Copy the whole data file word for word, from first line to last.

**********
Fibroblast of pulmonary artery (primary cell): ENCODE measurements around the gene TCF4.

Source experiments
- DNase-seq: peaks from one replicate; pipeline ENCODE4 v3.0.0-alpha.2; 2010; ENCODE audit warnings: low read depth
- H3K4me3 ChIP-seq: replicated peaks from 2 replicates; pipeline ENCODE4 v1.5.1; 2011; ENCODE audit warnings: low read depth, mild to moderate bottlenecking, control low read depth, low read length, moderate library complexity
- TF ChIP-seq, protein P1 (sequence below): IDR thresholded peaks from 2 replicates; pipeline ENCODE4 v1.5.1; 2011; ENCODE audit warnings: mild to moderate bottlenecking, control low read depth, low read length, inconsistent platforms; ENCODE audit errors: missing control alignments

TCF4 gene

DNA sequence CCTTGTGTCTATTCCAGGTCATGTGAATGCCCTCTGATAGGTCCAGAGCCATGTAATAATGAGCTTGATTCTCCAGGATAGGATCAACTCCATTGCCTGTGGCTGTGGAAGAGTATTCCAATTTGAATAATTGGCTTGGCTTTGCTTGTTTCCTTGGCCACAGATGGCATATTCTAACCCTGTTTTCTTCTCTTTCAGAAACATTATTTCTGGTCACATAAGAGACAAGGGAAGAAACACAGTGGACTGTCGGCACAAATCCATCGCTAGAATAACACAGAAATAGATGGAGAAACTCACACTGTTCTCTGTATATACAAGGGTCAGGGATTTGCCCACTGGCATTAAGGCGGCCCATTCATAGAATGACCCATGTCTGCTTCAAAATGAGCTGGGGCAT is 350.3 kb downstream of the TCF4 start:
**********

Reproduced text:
Fibroblast of pulmonary artery (primary cell): ENCODE measurements around the gene TCF4.

Source experiments
- DNase-seq: peaks from one replicate; pipeline ENCODE4 v3.0.0-alpha.2; 2010; ENCODE audit warnings: low read depth
- H3K4me3 ChIP-seq: replicated peaks from 2 replicates; pipeline ENCODE4 v1.5.1; 2011; ENCODE audit warnings: low read depth, mild to moderate bottlenecking, control low read depth, low read length, moderate library complexity
- TF ChIP-seq, protein P1 (sequence below): IDR thresholded peaks from 2 replicates; pipeline ENCODE4 v1.5.1; 2011; ENCODE audit warnings: mild to moderate bottlenecking, control low read depth, low read length, inconsistent platforms; ENCODE audit errors: missing control alignments

TCF4 gene

DNA sequence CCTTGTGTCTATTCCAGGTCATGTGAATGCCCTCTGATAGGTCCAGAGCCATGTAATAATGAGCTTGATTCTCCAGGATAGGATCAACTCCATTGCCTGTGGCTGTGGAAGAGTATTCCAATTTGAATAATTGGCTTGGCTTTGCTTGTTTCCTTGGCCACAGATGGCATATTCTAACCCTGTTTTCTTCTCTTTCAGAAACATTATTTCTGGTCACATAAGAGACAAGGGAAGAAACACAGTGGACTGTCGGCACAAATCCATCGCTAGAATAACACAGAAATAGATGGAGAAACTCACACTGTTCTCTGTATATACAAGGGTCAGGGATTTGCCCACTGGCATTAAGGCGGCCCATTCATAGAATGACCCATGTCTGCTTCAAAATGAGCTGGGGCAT is 350.3 kb downstream of the TCF4 start: